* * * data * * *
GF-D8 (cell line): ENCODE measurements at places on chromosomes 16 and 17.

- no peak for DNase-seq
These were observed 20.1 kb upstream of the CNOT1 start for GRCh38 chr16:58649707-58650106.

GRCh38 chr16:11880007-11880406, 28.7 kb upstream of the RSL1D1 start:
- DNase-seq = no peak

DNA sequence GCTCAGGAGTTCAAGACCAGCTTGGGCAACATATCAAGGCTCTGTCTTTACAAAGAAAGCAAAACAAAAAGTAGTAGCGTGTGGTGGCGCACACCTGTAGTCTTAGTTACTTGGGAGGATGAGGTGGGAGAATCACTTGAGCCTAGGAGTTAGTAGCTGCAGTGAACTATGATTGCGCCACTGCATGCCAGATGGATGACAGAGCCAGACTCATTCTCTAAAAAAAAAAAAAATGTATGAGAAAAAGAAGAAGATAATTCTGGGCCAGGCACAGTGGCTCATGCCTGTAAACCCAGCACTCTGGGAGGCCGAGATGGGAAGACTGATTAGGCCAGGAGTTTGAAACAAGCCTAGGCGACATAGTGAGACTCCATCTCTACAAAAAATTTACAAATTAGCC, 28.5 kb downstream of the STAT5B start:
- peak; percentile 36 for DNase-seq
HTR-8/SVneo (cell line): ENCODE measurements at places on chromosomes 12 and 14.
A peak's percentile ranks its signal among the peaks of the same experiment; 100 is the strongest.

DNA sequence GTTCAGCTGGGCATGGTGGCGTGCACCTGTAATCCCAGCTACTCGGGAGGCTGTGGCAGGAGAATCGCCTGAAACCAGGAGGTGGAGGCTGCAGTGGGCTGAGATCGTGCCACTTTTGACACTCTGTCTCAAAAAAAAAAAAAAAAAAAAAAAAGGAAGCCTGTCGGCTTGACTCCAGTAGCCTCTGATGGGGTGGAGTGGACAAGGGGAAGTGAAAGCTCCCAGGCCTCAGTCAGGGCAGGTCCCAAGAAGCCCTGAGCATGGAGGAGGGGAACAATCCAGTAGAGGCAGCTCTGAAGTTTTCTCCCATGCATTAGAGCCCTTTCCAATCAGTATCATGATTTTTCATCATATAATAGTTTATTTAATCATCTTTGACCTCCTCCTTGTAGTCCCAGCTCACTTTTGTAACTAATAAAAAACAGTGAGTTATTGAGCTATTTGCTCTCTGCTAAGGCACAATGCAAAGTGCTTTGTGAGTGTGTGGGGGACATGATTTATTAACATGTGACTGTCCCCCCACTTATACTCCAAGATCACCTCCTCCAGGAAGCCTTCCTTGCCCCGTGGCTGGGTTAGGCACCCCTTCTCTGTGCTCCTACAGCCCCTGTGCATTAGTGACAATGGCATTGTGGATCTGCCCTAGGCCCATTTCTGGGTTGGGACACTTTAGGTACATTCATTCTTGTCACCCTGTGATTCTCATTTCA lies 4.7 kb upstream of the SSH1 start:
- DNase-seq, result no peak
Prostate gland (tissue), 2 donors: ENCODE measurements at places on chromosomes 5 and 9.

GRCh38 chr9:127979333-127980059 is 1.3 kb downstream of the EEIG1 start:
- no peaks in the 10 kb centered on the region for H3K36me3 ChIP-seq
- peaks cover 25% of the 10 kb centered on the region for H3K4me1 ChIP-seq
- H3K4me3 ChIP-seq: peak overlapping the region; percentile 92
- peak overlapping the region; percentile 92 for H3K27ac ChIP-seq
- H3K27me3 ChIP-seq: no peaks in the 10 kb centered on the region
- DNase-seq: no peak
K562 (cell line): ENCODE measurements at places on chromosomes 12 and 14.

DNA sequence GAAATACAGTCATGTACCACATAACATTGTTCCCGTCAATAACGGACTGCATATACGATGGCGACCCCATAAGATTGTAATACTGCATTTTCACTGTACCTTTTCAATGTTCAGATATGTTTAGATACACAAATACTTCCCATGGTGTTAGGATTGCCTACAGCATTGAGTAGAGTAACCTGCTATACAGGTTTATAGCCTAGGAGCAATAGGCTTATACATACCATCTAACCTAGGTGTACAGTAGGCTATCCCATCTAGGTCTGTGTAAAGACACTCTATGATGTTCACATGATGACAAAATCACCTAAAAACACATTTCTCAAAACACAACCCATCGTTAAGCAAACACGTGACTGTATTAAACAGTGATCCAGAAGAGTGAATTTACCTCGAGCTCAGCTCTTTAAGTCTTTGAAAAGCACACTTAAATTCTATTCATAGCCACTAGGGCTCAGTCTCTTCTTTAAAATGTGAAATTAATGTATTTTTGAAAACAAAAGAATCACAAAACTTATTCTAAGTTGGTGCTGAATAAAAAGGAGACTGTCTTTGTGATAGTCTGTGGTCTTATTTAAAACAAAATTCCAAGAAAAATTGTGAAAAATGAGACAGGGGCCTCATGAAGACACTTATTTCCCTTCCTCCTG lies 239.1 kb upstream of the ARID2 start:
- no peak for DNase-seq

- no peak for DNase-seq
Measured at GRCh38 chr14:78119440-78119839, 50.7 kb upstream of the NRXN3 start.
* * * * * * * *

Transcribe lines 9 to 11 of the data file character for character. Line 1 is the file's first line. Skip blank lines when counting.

A peak's percentile ranks its signal among the peaks of the same experiment; 100 is the strongest.

DNA sequence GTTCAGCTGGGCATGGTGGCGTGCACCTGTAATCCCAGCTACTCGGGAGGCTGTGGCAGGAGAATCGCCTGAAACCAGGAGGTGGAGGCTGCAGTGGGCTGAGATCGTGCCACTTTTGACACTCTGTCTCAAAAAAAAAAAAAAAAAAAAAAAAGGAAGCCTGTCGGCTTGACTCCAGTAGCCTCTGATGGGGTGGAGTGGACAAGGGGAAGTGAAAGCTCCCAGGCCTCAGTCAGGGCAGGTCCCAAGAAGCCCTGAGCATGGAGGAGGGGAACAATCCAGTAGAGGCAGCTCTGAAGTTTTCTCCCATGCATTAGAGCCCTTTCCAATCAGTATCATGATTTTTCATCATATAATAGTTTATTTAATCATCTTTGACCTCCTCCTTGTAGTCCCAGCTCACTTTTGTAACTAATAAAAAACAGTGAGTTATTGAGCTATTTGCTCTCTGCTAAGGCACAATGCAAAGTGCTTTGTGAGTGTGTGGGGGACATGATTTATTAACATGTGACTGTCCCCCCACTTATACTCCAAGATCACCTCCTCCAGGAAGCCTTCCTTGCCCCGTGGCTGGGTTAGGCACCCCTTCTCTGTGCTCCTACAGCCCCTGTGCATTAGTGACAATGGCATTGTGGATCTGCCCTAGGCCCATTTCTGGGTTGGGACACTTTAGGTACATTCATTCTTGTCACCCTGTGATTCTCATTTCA lies 4.7 kb upstream of the SSH1 start:
- DNase-seq, result no peak